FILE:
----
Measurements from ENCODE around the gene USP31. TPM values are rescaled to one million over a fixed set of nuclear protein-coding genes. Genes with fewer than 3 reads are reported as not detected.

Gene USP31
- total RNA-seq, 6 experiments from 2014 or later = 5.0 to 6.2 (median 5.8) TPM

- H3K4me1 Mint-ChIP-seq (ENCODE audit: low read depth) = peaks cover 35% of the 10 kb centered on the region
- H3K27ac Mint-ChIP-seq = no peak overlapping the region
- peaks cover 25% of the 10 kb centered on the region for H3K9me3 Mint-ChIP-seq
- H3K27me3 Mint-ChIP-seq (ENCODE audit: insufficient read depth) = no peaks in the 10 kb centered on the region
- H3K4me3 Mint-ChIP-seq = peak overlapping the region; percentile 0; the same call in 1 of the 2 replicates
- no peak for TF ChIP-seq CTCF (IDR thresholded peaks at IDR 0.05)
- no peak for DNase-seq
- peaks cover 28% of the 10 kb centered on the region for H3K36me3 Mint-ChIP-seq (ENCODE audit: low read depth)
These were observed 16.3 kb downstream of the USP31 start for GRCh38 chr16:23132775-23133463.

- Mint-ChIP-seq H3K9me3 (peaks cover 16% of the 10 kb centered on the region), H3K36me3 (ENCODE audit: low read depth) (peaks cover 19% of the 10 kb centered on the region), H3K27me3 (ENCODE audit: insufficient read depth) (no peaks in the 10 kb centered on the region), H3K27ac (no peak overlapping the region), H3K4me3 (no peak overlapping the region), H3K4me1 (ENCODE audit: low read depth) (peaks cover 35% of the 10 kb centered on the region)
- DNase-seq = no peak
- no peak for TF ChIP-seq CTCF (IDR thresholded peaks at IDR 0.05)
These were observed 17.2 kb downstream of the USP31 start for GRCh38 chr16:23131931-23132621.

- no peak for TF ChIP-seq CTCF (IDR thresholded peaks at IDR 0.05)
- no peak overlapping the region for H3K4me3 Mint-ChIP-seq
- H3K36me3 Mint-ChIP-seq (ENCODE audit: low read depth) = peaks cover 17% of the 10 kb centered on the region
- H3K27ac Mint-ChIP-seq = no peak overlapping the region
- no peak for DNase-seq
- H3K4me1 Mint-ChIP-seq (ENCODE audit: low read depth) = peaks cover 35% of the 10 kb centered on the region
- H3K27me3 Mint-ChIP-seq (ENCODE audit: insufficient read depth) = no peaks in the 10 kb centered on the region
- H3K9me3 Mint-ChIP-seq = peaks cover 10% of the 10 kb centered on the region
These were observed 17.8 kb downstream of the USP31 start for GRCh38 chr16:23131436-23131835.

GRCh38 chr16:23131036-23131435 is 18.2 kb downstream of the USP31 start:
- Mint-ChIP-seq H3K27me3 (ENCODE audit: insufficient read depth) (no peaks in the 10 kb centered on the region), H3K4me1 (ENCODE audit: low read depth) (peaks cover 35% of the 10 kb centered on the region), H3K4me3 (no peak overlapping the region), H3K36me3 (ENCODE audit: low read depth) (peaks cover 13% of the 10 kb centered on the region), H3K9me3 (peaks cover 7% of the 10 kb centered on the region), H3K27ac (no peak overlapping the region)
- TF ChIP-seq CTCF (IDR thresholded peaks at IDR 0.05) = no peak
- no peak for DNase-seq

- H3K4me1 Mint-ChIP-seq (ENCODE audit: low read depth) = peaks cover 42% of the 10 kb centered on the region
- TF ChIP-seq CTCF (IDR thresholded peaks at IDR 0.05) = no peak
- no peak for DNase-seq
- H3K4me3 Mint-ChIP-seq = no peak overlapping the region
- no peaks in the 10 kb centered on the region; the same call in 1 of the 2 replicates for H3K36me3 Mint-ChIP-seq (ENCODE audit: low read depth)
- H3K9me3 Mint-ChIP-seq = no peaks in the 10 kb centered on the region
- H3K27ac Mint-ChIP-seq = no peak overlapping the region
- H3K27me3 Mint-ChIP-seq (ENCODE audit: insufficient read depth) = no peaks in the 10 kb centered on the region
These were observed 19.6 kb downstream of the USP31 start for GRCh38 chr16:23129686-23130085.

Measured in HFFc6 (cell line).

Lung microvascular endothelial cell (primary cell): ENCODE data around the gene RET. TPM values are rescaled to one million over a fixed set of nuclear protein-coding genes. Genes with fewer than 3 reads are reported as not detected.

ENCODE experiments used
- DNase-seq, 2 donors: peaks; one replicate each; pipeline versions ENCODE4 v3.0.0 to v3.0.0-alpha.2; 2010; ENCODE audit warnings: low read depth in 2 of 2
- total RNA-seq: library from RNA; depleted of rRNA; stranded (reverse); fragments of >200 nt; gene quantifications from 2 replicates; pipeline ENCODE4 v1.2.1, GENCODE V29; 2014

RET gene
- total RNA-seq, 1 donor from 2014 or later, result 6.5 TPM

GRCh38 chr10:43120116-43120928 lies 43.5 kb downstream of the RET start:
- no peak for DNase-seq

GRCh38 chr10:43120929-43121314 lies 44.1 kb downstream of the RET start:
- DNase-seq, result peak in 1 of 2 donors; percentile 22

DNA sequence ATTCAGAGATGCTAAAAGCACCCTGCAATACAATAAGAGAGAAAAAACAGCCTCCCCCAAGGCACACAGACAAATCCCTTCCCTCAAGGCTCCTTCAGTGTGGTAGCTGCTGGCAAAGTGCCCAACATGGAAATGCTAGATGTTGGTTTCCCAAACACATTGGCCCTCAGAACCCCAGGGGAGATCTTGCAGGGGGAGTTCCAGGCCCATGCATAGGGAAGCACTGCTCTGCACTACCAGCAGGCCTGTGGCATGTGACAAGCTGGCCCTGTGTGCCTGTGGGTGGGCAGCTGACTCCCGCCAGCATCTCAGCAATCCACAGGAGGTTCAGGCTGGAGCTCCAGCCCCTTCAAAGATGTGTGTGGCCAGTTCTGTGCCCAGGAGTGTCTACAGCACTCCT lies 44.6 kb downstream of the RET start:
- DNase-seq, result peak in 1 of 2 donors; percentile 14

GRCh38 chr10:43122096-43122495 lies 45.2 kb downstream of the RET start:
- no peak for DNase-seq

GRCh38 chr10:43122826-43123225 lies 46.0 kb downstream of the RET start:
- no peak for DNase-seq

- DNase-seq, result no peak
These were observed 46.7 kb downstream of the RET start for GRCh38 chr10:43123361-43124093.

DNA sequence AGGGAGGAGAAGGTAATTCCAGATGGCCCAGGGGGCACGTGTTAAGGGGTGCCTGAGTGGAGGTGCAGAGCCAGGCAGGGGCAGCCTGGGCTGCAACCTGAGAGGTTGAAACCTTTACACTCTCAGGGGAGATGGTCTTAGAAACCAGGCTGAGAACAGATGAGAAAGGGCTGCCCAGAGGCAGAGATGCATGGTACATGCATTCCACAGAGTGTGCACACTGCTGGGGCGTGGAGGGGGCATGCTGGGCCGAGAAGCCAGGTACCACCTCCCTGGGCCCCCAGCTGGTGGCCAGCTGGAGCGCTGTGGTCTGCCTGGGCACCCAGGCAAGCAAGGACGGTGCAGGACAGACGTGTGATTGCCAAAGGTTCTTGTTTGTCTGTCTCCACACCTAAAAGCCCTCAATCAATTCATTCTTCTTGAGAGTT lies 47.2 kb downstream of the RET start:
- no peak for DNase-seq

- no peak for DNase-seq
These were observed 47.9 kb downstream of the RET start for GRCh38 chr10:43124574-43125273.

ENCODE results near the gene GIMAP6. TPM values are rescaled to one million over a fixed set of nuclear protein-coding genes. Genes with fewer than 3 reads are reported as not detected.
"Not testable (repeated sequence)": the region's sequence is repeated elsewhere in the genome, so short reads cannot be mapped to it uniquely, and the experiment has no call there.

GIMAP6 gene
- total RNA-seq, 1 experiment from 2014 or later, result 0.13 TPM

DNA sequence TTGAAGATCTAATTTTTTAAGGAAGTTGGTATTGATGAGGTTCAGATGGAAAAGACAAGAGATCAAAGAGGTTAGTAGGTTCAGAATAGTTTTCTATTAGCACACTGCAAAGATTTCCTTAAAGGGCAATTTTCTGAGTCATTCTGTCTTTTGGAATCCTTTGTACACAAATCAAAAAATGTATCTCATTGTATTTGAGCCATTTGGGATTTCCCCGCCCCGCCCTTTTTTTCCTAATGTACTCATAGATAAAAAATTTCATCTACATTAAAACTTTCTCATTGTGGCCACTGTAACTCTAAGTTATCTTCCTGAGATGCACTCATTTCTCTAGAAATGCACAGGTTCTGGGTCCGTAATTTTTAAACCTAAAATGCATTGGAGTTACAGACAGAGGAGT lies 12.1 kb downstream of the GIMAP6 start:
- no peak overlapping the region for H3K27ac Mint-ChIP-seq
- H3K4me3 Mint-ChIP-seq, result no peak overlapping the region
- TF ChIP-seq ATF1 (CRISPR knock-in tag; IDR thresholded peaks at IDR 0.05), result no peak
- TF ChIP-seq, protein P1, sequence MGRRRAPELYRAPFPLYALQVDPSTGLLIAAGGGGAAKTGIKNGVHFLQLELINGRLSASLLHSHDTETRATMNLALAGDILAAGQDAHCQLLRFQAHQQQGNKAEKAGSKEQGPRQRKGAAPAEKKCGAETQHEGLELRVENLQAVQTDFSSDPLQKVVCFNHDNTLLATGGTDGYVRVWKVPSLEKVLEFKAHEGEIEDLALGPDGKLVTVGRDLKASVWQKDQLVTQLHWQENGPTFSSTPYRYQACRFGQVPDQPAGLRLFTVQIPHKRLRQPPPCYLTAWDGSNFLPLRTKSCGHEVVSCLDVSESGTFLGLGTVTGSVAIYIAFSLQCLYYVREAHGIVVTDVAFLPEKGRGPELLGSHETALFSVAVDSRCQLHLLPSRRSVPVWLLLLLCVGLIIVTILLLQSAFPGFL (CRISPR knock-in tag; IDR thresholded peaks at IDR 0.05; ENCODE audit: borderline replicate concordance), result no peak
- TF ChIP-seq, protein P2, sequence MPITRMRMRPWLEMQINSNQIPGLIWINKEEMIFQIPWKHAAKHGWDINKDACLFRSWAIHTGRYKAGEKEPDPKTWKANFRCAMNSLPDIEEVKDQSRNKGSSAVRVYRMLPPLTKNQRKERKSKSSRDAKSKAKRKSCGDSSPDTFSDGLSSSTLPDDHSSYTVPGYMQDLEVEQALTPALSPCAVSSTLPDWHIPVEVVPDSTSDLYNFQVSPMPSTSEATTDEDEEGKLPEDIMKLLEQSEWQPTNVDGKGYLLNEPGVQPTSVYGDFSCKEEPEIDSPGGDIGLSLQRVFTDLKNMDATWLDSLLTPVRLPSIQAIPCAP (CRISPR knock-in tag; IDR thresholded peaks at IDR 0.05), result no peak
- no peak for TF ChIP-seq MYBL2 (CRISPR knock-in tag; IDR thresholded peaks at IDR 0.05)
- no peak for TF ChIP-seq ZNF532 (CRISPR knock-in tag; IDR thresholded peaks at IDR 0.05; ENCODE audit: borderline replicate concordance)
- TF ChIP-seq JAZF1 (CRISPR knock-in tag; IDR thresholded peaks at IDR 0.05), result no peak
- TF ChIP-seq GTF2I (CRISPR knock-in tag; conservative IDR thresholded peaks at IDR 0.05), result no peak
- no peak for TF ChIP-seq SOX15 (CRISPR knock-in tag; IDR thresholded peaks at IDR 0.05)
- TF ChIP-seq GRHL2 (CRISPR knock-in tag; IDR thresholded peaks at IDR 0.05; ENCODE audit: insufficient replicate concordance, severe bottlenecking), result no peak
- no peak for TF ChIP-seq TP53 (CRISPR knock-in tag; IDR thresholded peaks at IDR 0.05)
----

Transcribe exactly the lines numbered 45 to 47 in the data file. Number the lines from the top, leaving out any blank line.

- total RNA-seq, 1 donor from 2014 or later, result 6.5 TPM

GRCh38 chr10:43120116-43120928 lies 43.5 kb downstream of the RET start:
- no peak for DNase-seq